Dr Professor Eric Trozzo visited Australian Lutheran College (ALC) in October to discuss the ongoing relationship between ALC and the Sabah Theological Seminary (STS), where he is a lecturer and director of the Lutheran Studies Centre. Since 1988, STS has been training pastors and lay workers for service in the Protestant churches of Sabah, Malaysia’s […]
Dr Professor Eric Trozzo visited Australian Lutheran College (ALC) in October to discuss the ongoing relationship between ALC and the Sabah Theological Seminary (STS), where he is a lecturer and director of the Lutheran Studies Centre.
Since 1988, STS has been training pastors and lay workers for service in the Protestant churches of Sabah, Malaysia’s easternmost state, on the island of Borneo.
The Lutheran Church of Australia has worked in partnership with STS, supporting the Lutheran Studies Centre since its formation in 2012. This support generally takes the form of ALC supplying STS with occasional guest lecturers in Lutheran theology.
Last year the centre produced a Bahasa Malaysia translation of Luther’s Small Catechism, printing 30,000 copies for every church family in Malaysia. The instructions accompanying the books were basic: ‘Teach this to every family’.
‘(The catechism) is a tool for making the church vibrant again, and as a basis for developing a culture of grace’, Dr Trozzo said. In village churches, especially, the importance of rediscovering Luther’s theology of the Holy Spirit was central. Luther’s explanation of the third article of the Apostles’ Creed was key, he said.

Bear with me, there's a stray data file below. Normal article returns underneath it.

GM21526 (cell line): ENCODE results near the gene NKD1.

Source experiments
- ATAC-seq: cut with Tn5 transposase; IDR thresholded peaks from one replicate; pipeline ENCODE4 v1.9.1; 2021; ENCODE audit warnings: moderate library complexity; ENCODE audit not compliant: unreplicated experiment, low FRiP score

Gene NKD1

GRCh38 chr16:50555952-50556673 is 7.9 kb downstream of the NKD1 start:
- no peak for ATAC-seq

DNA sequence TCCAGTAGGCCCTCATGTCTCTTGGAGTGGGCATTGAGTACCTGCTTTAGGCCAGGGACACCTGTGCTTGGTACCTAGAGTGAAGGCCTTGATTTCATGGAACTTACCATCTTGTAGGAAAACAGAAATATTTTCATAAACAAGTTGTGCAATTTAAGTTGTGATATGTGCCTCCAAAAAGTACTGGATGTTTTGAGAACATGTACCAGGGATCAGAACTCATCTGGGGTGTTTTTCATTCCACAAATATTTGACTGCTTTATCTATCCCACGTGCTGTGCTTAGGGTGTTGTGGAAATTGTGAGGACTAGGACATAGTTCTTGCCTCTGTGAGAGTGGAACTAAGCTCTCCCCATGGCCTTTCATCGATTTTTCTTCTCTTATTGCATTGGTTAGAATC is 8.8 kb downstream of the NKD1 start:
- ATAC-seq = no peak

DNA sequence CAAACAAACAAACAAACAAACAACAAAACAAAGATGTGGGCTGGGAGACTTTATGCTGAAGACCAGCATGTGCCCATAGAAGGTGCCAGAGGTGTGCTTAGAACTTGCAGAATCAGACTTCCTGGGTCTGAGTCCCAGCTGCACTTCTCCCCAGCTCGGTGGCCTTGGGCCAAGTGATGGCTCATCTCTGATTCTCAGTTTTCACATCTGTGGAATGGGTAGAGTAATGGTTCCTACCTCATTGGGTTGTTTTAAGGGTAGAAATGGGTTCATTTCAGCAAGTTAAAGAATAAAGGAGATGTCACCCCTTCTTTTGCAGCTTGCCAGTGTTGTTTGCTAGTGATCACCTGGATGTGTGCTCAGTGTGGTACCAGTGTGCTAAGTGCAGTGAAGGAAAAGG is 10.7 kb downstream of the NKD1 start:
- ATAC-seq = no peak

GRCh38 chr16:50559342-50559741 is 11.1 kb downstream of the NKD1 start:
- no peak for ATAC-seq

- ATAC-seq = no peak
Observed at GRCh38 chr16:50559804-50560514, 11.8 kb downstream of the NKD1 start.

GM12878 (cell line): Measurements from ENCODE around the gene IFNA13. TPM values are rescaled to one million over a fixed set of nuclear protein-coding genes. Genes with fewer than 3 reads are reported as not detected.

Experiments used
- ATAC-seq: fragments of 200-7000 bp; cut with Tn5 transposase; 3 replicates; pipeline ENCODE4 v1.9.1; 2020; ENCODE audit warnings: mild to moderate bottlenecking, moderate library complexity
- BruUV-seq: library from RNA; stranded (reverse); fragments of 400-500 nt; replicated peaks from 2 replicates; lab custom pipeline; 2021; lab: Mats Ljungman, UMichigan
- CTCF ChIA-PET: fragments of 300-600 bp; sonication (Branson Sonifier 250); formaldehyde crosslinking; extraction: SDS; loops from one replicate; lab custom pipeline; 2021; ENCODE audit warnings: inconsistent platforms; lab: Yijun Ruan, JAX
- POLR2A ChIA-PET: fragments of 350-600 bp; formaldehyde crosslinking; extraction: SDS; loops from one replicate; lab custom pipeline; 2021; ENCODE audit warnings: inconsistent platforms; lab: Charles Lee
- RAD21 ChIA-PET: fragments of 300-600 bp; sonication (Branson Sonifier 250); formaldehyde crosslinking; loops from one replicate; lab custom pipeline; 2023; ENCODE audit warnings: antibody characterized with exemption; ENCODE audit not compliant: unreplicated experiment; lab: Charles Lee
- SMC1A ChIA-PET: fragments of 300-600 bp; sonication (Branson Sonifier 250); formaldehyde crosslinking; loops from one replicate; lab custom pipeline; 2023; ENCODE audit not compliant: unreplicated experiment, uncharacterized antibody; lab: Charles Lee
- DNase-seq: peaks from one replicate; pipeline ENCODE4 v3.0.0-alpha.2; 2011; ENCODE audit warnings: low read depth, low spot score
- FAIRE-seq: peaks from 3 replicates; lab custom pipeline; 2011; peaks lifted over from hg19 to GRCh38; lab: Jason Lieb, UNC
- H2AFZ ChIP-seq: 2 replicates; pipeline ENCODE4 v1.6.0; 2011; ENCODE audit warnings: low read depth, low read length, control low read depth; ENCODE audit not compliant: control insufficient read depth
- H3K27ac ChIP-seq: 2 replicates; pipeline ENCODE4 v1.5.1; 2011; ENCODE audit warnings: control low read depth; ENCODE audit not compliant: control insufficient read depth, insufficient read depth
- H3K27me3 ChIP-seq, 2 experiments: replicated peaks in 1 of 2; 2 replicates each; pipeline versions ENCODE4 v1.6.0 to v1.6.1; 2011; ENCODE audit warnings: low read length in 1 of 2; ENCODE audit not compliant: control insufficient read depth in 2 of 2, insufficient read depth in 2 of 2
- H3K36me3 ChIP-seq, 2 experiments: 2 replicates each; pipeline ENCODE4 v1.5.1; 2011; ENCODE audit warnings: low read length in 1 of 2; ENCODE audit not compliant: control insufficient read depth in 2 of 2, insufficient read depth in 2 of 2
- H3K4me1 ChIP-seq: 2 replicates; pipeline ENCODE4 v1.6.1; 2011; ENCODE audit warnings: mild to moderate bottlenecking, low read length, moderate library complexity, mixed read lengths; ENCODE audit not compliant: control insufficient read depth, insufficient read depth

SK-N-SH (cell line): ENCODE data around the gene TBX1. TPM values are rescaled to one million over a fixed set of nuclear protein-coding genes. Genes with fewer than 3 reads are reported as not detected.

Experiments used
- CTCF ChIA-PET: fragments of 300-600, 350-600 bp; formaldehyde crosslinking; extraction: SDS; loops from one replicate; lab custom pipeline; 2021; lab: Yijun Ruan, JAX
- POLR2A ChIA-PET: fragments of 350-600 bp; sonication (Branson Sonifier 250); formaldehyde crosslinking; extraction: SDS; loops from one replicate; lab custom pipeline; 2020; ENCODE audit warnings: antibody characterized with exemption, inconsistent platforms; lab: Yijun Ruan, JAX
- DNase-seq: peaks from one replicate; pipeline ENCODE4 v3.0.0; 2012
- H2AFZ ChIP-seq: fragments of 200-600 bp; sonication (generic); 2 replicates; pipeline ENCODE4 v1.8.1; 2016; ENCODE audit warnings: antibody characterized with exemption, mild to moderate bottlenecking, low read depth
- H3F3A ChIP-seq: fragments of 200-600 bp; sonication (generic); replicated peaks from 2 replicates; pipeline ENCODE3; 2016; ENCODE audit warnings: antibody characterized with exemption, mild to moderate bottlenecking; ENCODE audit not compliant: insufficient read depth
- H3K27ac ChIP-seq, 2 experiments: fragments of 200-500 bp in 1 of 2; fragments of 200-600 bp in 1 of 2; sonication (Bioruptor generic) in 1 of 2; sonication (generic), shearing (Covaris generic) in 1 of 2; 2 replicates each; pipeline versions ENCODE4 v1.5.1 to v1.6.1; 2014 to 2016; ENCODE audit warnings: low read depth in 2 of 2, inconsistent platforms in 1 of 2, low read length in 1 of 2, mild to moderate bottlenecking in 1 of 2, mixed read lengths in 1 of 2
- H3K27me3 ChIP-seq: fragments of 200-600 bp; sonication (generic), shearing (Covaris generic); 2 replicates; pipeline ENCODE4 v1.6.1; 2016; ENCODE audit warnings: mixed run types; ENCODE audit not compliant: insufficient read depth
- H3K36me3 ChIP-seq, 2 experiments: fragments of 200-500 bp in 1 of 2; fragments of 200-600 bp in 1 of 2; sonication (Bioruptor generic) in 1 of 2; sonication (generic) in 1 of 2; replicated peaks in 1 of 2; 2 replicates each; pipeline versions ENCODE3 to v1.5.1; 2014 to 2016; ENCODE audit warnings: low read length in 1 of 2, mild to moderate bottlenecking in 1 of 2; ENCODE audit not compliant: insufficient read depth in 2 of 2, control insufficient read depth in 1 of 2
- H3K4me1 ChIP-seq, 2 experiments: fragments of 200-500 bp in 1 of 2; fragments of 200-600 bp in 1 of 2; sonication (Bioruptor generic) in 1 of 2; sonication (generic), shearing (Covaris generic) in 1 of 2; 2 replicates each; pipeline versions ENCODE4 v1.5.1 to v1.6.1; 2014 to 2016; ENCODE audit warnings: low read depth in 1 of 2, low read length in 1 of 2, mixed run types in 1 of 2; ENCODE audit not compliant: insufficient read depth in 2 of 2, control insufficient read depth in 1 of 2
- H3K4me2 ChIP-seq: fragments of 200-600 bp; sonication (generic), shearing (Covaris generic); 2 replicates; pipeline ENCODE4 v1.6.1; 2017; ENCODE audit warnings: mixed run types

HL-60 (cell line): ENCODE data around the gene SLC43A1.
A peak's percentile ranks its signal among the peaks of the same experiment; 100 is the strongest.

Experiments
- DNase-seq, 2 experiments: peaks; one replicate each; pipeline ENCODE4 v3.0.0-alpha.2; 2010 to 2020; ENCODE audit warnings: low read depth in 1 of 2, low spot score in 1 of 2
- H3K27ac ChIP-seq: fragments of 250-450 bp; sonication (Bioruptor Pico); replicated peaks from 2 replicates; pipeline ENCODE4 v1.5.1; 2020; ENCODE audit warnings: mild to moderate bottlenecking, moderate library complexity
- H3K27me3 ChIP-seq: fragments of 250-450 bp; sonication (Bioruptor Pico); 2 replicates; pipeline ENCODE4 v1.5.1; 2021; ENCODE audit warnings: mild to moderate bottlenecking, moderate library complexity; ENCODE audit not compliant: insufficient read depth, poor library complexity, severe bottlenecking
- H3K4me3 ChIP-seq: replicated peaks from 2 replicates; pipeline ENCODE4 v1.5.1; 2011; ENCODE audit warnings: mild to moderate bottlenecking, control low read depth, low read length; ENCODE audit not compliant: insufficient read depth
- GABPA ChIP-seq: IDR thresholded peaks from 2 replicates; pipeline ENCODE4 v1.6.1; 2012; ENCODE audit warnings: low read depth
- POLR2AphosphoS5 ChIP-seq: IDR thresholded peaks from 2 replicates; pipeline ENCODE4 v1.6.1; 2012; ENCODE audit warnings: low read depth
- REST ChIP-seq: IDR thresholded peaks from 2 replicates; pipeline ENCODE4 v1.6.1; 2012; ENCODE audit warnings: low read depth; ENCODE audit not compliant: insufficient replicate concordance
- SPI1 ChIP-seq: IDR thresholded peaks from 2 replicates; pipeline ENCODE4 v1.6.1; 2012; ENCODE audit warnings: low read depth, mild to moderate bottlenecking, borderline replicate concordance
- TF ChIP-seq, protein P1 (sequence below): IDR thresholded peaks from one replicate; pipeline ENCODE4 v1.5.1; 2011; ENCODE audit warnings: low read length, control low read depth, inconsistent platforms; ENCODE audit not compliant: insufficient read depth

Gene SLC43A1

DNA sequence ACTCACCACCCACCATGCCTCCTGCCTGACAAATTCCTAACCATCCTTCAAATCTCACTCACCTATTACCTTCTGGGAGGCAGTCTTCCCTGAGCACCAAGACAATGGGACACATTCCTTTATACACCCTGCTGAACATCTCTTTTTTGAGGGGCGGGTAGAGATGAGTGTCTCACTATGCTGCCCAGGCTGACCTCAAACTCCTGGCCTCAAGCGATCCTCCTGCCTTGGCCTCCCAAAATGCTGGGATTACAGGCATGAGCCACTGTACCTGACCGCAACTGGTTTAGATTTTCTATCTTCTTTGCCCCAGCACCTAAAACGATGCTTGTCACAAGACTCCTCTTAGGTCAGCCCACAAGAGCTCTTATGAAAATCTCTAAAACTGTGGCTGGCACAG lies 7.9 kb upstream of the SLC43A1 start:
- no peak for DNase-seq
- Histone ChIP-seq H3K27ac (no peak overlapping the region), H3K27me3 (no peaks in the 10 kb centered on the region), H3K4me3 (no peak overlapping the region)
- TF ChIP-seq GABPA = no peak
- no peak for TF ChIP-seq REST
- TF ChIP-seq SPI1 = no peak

Dr Trozzo gave a public lecture at ALC on 14 October, on the topic ‘Lutheran identity formation in Southeast Asia’. This is a sensitive topic among the Protestant churches in Sabah. The Basel Christian Church in Malaysia (BCCM) grew out of a largely immigrant 19th century Chinese population and is largely reformed in its theology (though influenced by Chinese-speaking Lutheran missionaries). The smaller Protestant Church of Sabah (PCS), formed in the 1950s, is largely an indigenous church, primarily from the Rungus people of northern Borneo, but with a theological identity closer to the post-war Lutheran missionaries.
There is also the challenge of promoting Christianity within an Islamic country. While at least a third of Sabah’s population is Christian, in Malaysia overall just 10 per cent are Christian. In urban areas, that falls to 1 per cent.
The Pentecostal churches active in Sabah add another challenge, particularly in relation to aspects of baptismal theology and the role of the Spirit.
The Lutheran Studies Centre is focused on developing local Lutheran leadership in theology, providing resources to congregations, and giving targeted theological training to pastors and lay leaders.
‘These are not dead churches; they are vibrant and seeking to be faithful’, Dr Trozzo said.
PCS today has 300 congregations with 30,000 members, though it lacks trained clergy. BCCM is growing too, establishing on average one congregation per year.
‘They are vibrant, but needing new resources. Very simple congregations-basic, but full of life’, Dr Trozzo said.
Many of our partner churches are working in new territory for the kingdom of God; therefore, spiritual attack is their everyday reality. As a member of a congregation, school, or family, or a couple or individual, you are invited to commit to praying for our partners in mission. For regular prayer point updates, go to www.lca.org.au/international-mission/act-now/pray
Read more stories about our partner churches in Malaysia (Sabah) at http://www.lcamission.org.au/category/stories/international-partners/malaysia-sabah/